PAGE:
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Summary: Luke tells the story of the crucifixion from the viewpoint of the participants in the drama. As we see the death of Jesus from their perspective we become aware of the varied responses to the cross.

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A Study of the Book of Luke

Sermon # 65

“Responses To The Cross”

Luke 23:26-43

In the last message (Sunday evening) we witnessed that Pilate had determined Jesus to be innocent. It was his desire to release Jesus but the crowd demanded Barabbas, a vicious criminal be pardoned and Pilate caved in to their demand. We now see Jesus as he is led away to be put to death. They lead Him through the streets of Jerusalem, along a route known as the “Via Dolorosa,”- the sorrowful way.” They are headed for a place called Calvary or Golgotha, the place of skull, the location where crucifixions were carried out.

But I don’t want you to think that Jesus as he is lead to the cross is just a helpless victim who is caught up in events he could not control. He is not just a passive victim overwhelmed by superior forces. In John’s account (19:11) Jesus told Pilate "You could have no power at all against Me unless it had been given you from above.”

When Peter had thought to defend him at his arrest Jesus had reminded him saying (Matt 26:53), “… do you think that I cannot now pray to My Father, and He will provide Me with more than twelve legions of angels?” What Jesus did, he did willingly. He died as a substitute for you and I. In 1 Peter 2:24 we find, “who Himself bore our sins in His own body on the tree, that we, having died to sins, might live for righteousness--by whose stripes you were healed.

Luke tells the story of the crucifixion from the viewpoint of the participants in the drama. As we see the death of Jesus from their perspective we become aware of the varied responses to the cross.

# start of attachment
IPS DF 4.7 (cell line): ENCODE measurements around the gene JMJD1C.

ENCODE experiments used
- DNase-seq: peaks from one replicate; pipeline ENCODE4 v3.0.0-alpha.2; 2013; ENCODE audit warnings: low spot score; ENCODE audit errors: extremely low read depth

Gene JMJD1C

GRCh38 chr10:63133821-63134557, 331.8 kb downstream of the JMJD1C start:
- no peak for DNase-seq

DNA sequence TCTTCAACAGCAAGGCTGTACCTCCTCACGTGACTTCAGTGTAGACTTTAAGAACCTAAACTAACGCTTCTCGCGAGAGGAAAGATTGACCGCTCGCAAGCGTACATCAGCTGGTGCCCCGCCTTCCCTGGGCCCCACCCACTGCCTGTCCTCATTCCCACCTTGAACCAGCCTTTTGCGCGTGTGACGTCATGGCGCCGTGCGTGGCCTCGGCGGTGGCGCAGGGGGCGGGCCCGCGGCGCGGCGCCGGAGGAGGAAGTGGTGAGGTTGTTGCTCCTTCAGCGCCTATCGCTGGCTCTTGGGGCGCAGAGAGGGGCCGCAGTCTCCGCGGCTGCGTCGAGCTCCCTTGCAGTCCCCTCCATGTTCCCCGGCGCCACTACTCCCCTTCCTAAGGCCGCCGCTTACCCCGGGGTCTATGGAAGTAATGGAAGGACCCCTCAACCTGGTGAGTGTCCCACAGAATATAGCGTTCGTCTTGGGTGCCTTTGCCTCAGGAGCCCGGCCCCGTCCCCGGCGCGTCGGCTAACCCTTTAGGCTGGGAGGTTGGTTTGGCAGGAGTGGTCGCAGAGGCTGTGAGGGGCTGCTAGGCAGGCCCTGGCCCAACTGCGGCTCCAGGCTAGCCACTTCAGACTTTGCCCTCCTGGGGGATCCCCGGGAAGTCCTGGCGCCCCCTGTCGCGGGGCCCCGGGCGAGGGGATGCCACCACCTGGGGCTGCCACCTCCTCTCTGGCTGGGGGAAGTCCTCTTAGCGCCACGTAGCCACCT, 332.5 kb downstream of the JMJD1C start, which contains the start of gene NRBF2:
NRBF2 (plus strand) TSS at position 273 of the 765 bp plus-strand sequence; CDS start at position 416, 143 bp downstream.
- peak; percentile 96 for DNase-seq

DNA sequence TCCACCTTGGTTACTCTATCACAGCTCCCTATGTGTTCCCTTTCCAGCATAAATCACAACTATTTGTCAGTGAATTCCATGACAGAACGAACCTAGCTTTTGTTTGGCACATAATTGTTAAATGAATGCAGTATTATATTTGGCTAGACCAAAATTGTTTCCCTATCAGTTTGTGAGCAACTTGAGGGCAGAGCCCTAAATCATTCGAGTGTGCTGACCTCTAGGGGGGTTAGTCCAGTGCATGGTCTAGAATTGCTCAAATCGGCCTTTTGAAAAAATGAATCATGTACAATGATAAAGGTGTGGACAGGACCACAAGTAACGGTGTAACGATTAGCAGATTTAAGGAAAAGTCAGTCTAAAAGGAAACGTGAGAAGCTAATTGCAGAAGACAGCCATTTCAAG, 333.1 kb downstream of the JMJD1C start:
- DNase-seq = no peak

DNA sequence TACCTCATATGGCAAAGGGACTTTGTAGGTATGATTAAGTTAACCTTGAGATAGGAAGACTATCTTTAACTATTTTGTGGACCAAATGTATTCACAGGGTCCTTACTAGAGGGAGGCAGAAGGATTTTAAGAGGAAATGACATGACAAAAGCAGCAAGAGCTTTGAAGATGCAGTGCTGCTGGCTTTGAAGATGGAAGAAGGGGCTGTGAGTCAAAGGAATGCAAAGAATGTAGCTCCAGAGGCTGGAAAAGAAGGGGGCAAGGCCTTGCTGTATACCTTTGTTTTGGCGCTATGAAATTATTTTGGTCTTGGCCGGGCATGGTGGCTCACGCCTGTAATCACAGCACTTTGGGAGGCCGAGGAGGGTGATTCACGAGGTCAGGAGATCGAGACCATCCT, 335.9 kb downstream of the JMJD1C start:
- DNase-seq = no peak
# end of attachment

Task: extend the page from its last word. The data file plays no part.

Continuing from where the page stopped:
It was a part of the prisoner’s humiliation to carry his cross, or at least part of it, to the place of execution. So as Jesus left Pilate’s hall he was carrying either the cross or at least the crossbeam which in it’s self would have weighted 75 to 125 lbs. (John 19:17). At some point he was unable to go on so the soldiers drafted someone to carry the cross for Him.

This is where we are introduced to the first individual’s response to the cross.

Some responded in Ignorance (vv. 25-26)

“Now as they led Him away, they laid hold of a certain man, Simon a Cyrenian, who was coming from the country, and on him they laid the cross that he might bear it after Jesus.”

When you consider all that Jesus had endured, his agonizing hours in the garden at Gethsemane and his numerous beating handed out during the night it is not difficult to imagine Him falling under the weight of the cross. As he stumbles under the load, a man coming in the opposite direction, Simon the Cyrenian was drafted for the job of carrying his cross.

He had traveled over 800 miles to celebrate the Passover and now he had been rendered ceremonially unclean. Taking the cross he had been literally covered by the blood of Jesus and therefore unable to participate in the Passover ceremony. This must have seemed to Simon a great catastrophe. It would have been tragic to the extreme to physically be covered by the blood of Jesus and yet to have died without the spiritual benefits that comes through faith.


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